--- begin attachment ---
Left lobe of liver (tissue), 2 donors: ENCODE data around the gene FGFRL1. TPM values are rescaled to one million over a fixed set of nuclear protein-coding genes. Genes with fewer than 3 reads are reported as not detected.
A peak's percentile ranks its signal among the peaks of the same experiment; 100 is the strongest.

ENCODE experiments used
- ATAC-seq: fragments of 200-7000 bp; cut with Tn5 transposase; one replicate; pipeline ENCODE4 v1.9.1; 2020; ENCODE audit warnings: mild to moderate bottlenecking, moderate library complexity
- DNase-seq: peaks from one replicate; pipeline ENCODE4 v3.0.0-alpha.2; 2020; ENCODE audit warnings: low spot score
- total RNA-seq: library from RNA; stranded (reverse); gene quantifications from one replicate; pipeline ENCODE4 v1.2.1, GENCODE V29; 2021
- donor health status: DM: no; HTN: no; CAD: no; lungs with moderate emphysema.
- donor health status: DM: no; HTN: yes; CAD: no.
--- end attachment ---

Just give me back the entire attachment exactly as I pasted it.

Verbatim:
Left lobe of liver (tissue), 2 donors: ENCODE data around the gene FGFRL1. TPM values are rescaled to one million over a fixed set of nuclear protein-coding genes. Genes with fewer than 3 reads are reported as not detected.
A peak's percentile ranks its signal among the peaks of the same experiment; 100 is the strongest.

ENCODE experiments used
- ATAC-seq: fragments of 200-7000 bp; cut with Tn5 transposase; one replicate; pipeline ENCODE4 v1.9.1; 2020; ENCODE audit warnings: mild to moderate bottlenecking, moderate library complexity
- DNase-seq: peaks from one replicate; pipeline ENCODE4 v3.0.0-alpha.2; 2020; ENCODE audit warnings: low spot score
- total RNA-seq: library from RNA; stranded (reverse); gene quantifications from one replicate; pipeline ENCODE4 v1.2.1, GENCODE V29; 2021
- donor health status: DM: no; HTN: no; CAD: no; lungs with moderate emphysema.
- donor health status: DM: no; HTN: yes; CAD: no.